June 15 1966

TWO lifeboats and an RAF rescue helicopter searched the mist shrouded waters of the English Channel in the early hours for a six-man relay team from Radcliffe Swimming Club.

But the swimmers weren't in need of rescuing as they were forging their way through the icy waters of the 21 mile strait on their way to a world cross channel relay record.

Although the pilot boat drifted off course and the actual distance covered by the swimmers was 29 miles the triumphant six bridged the gap between Cap Griz Nez and Kingsdown, Kent, in 9 hours and 29 minutes.

The previous record was 9 hours and 58 minutes set by a team from London.

An SOS to alert rescuers was sent out by the crew of the South Goodwin lightship who were concerned after hearing shouts through the thick mist.

The shouts were in fact team members cheering on their team mates over a megaphone.

It was not until the escort boat drew into Folkestone harbour at the end of the record breaking swim that the team learned of the search and the radio news flashes which had raised anxiety among their friends and families.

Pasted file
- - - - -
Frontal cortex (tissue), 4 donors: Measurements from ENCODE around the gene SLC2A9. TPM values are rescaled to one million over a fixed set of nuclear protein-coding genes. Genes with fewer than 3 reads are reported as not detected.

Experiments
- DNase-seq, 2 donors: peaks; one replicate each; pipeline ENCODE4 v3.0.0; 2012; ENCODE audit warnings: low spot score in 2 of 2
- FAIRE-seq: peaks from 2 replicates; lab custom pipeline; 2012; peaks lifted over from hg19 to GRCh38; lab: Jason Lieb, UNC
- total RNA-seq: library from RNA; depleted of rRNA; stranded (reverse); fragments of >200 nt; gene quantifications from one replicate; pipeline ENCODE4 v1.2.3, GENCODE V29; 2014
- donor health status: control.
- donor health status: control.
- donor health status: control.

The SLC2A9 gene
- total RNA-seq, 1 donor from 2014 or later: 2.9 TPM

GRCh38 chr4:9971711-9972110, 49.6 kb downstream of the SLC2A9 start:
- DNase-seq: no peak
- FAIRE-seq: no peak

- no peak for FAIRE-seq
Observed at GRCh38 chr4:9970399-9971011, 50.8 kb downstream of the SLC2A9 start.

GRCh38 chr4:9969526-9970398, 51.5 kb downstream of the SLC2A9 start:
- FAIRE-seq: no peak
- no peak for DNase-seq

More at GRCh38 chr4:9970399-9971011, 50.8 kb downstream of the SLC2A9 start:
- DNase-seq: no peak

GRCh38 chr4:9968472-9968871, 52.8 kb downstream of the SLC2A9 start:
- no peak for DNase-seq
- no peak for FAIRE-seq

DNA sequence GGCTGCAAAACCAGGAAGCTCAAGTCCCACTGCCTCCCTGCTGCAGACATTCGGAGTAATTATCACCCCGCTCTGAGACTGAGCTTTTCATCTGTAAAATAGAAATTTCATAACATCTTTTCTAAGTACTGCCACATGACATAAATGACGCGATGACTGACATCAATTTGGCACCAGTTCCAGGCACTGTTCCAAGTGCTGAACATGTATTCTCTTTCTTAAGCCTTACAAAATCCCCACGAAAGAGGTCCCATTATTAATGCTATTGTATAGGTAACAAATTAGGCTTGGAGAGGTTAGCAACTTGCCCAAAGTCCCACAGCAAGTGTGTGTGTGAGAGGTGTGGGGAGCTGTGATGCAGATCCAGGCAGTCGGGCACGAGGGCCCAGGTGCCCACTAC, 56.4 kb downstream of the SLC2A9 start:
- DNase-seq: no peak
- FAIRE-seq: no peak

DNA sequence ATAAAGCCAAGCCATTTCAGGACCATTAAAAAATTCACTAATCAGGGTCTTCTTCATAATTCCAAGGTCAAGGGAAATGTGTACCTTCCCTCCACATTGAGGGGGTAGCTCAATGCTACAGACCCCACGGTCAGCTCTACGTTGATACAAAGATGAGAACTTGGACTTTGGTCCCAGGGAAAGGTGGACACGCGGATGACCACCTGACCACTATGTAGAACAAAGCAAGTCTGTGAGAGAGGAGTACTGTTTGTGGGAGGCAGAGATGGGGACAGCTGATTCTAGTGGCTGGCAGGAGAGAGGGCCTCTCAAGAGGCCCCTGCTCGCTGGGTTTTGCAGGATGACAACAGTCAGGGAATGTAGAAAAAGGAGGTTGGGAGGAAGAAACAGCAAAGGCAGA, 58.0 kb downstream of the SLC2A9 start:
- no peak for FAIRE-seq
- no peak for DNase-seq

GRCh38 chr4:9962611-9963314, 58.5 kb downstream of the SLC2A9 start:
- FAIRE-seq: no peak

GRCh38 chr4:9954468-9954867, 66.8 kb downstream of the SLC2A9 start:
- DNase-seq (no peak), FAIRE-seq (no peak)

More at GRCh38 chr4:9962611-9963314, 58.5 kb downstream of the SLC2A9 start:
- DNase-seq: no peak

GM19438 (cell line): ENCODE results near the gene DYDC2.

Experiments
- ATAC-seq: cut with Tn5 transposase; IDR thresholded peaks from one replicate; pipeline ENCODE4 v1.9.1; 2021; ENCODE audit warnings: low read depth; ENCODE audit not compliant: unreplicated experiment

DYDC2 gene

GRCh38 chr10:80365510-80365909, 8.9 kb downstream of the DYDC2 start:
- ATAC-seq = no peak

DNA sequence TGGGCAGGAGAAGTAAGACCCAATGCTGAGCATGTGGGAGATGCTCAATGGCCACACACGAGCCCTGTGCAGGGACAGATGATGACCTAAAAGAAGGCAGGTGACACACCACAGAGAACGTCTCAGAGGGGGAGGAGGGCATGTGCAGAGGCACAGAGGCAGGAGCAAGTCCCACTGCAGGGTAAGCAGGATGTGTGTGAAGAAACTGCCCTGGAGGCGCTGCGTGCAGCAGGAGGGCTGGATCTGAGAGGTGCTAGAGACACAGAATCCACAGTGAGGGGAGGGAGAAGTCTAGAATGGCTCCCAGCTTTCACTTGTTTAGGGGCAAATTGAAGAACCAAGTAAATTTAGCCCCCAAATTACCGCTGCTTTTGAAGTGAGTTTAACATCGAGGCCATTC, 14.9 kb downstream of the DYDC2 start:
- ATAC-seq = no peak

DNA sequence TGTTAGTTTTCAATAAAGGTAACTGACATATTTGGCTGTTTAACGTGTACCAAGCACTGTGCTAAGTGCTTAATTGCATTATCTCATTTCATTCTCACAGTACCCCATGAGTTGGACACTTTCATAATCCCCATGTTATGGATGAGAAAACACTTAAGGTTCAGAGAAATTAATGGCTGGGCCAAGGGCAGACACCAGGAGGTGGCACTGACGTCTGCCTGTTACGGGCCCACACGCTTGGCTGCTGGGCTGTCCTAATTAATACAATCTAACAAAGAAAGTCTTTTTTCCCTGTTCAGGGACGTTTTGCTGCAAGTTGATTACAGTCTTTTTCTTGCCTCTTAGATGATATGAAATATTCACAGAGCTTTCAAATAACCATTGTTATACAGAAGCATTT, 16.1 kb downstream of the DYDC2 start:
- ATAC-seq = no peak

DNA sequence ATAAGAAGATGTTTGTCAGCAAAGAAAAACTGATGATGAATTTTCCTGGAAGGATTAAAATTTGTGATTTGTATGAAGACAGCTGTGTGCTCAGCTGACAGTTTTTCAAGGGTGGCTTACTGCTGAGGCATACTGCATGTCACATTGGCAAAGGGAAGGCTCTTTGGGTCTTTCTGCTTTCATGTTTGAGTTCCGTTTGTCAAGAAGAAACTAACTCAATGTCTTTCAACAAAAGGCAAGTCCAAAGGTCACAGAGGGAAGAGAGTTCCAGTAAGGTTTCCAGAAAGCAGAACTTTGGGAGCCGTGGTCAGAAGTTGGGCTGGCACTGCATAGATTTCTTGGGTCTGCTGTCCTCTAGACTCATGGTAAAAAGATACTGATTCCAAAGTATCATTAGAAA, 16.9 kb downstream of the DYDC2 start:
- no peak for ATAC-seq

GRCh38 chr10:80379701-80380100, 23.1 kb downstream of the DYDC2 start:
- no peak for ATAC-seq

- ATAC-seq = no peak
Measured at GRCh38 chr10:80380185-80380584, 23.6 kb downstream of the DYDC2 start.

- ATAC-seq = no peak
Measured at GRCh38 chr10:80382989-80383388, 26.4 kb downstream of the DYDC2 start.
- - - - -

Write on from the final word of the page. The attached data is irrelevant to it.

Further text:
Team manager Bill Pearce said: "We were amazed when we heard of the search. When we got near the lightship we realised we were on our way to breaking the record and began shouting at the top of our voices to urge on the man in the water.

"We are grateful to the life boat men for thinking of our safety but we were never in any danger."

Also hitting the news 50 years ago Bury teacher Brian Cosby set off with five friends in an ex-Army lorry bound for the Himalayas.

Rawtenstall athlete Peter Booth also joined Mr Cosby on the 17 week, 12,000 mile trip.

The expedition took the six men to one of the remotest regions on earth.

The team were led by 31-year-old Cliff Meredith as they tired to discover a new route up 22.000 ft high Koh-i-Bankbkhar, a mountain in the Hindu Kush region.

They were also surveying a wild area of unclimbed peaks.

The cost of the expedition was £2,000 with each member contributing £200 and a grant was received from the Mount Everest Foundation.

The team estimated that they would have to spend £400 on petrol to drive the lorry, loaded with 2.5tonnes of supplies to the Himalayas and back again.